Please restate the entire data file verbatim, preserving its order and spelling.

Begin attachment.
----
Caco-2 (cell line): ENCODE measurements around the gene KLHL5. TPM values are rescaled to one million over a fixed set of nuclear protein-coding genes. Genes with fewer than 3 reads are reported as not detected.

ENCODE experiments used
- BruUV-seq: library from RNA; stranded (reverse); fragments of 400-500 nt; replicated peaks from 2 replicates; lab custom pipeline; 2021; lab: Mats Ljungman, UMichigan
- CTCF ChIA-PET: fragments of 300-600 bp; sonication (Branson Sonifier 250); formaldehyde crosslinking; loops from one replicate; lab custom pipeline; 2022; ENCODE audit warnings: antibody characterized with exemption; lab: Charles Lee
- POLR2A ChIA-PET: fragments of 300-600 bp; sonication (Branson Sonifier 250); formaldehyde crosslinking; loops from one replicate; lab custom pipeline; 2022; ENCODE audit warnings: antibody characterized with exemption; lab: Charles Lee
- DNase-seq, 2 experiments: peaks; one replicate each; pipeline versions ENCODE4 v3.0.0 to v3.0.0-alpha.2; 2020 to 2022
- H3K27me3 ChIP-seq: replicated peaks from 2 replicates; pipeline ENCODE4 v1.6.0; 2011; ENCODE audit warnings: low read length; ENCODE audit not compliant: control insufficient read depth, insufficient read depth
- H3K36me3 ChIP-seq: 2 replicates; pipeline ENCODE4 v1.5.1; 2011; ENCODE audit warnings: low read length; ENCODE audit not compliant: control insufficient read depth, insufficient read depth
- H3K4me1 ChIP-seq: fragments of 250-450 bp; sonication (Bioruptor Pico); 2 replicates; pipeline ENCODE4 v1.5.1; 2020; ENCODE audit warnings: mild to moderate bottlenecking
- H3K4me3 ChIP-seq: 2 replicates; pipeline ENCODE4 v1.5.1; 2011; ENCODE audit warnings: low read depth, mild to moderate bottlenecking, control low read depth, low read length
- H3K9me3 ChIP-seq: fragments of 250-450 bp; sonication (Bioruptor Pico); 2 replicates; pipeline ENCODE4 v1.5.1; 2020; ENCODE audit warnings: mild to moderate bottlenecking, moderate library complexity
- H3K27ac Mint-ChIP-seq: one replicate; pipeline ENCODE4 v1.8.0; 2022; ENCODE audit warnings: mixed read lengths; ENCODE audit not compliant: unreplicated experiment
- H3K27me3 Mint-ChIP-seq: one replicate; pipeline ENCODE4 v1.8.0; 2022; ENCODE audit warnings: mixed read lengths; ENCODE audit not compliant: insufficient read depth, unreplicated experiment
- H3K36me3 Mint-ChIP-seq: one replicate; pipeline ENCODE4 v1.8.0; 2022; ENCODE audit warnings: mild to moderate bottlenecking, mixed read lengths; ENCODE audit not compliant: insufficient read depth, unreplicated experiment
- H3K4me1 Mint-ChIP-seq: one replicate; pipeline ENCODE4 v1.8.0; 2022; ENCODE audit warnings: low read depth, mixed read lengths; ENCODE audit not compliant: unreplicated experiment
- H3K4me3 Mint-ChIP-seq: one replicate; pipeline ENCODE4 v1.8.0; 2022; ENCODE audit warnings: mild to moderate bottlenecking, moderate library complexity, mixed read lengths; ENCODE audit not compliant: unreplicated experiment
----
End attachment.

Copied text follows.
Caco-2 (cell line): ENCODE measurements around the gene KLHL5. TPM values are rescaled to one million over a fixed set of nuclear protein-coding genes. Genes with fewer than 3 reads are reported as not detected.

ENCODE experiments used
- BruUV-seq: library from RNA; stranded (reverse); fragments of 400-500 nt; replicated peaks from 2 replicates; lab custom pipeline; 2021; lab: Mats Ljungman, UMichigan
- CTCF ChIA-PET: fragments of 300-600 bp; sonication (Branson Sonifier 250); formaldehyde crosslinking; loops from one replicate; lab custom pipeline; 2022; ENCODE audit warnings: antibody characterized with exemption; lab: Charles Lee
- POLR2A ChIA-PET: fragments of 300-600 bp; sonication (Branson Sonifier 250); formaldehyde crosslinking; loops from one replicate; lab custom pipeline; 2022; ENCODE audit warnings: antibody characterized with exemption; lab: Charles Lee
- DNase-seq, 2 experiments: peaks; one replicate each; pipeline versions ENCODE4 v3.0.0 to v3.0.0-alpha.2; 2020 to 2022
- H3K27me3 ChIP-seq: replicated peaks from 2 replicates; pipeline ENCODE4 v1.6.0; 2011; ENCODE audit warnings: low read length; ENCODE audit not compliant: control insufficient read depth, insufficient read depth
- H3K36me3 ChIP-seq: 2 replicates; pipeline ENCODE4 v1.5.1; 2011; ENCODE audit warnings: low read length; ENCODE audit not compliant: control insufficient read depth, insufficient read depth
- H3K4me1 ChIP-seq: fragments of 250-450 bp; sonication (Bioruptor Pico); 2 replicates; pipeline ENCODE4 v1.5.1; 2020; ENCODE audit warnings: mild to moderate bottlenecking
- H3K4me3 ChIP-seq: 2 replicates; pipeline ENCODE4 v1.5.1; 2011; ENCODE audit warnings: low read depth, mild to moderate bottlenecking, control low read depth, low read length
- H3K9me3 ChIP-seq: fragments of 250-450 bp; sonication (Bioruptor Pico); 2 replicates; pipeline ENCODE4 v1.5.1; 2020; ENCODE audit warnings: mild to moderate bottlenecking, moderate library complexity
- H3K27ac Mint-ChIP-seq: one replicate; pipeline ENCODE4 v1.8.0; 2022; ENCODE audit warnings: mixed read lengths; ENCODE audit not compliant: unreplicated experiment
- H3K27me3 Mint-ChIP-seq: one replicate; pipeline ENCODE4 v1.8.0; 2022; ENCODE audit warnings: mixed read lengths; ENCODE audit not compliant: insufficient read depth, unreplicated experiment
- H3K36me3 Mint-ChIP-seq: one replicate; pipeline ENCODE4 v1.8.0; 2022; ENCODE audit warnings: mild to moderate bottlenecking, mixed read lengths; ENCODE audit not compliant: insufficient read depth, unreplicated experiment
- H3K4me1 Mint-ChIP-seq: one replicate; pipeline ENCODE4 v1.8.0; 2022; ENCODE audit warnings: low read depth, mixed read lengths; ENCODE audit not compliant: unreplicated experiment
- H3K4me3 Mint-ChIP-seq: one replicate; pipeline ENCODE4 v1.8.0; 2022; ENCODE audit warnings: mild to moderate bottlenecking, moderate library complexity, mixed read lengths; ENCODE audit not compliant: unreplicated experiment